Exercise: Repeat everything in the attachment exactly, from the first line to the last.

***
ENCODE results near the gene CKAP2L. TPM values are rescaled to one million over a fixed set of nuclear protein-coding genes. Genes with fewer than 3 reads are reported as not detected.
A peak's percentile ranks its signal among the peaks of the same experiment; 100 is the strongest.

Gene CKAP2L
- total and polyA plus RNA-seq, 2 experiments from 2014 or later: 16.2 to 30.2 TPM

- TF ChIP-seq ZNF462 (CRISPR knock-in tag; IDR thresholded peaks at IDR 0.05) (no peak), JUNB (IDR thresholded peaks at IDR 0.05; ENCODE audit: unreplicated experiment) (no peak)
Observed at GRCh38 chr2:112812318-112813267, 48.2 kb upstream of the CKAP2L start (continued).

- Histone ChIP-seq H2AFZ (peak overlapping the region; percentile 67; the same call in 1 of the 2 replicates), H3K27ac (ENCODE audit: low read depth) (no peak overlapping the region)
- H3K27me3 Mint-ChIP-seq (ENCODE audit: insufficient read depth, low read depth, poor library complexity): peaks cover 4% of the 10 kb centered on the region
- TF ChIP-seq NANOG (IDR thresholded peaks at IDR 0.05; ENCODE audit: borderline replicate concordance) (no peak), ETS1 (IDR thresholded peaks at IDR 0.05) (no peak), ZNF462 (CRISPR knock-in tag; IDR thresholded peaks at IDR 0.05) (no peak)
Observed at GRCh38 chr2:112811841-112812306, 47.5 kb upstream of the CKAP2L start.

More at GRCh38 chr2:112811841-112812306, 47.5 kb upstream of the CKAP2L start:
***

ENCODE results near the gene CKAP2L. TPM values are rescaled to one million over a fixed set of nuclear protein-coding genes. Genes with fewer than 3 reads are reported as not detected.
A peak's percentile ranks its signal among the peaks of the same experiment; 100 is the strongest.

Gene CKAP2L
- total and polyA plus RNA-seq, 2 experiments from 2014 or later: 16.2 to 30.2 TPM

- TF ChIP-seq ZNF462 (CRISPR knock-in tag; IDR thresholded peaks at IDR 0.05) (no peak), JUNB (IDR thresholded peaks at IDR 0.05; ENCODE audit: unreplicated experiment) (no peak)
Observed at GRCh38 chr2:112812318-112813267, 48.2 kb upstream of the CKAP2L start (continued).

- Histone ChIP-seq H2AFZ (peak overlapping the region; percentile 67; the same call in 1 of the 2 replicates), H3K27ac (ENCODE audit: low read depth) (no peak overlapping the region)
- H3K27me3 Mint-ChIP-seq (ENCODE audit: insufficient read depth, low read depth, poor library complexity): peaks cover 4% of the 10 kb centered on the region
- TF ChIP-seq NANOG (IDR thresholded peaks at IDR 0.05; ENCODE audit: borderline replicate concordance) (no peak), ETS1 (IDR thresholded peaks at IDR 0.05) (no peak), ZNF462 (CRISPR knock-in tag; IDR thresholded peaks at IDR 0.05) (no peak)
Observed at GRCh38 chr2:112811841-112812306, 47.5 kb upstream of the CKAP2L start.

More at GRCh38 chr2:112811841-112812306, 47.5 kb upstream of the CKAP2L start: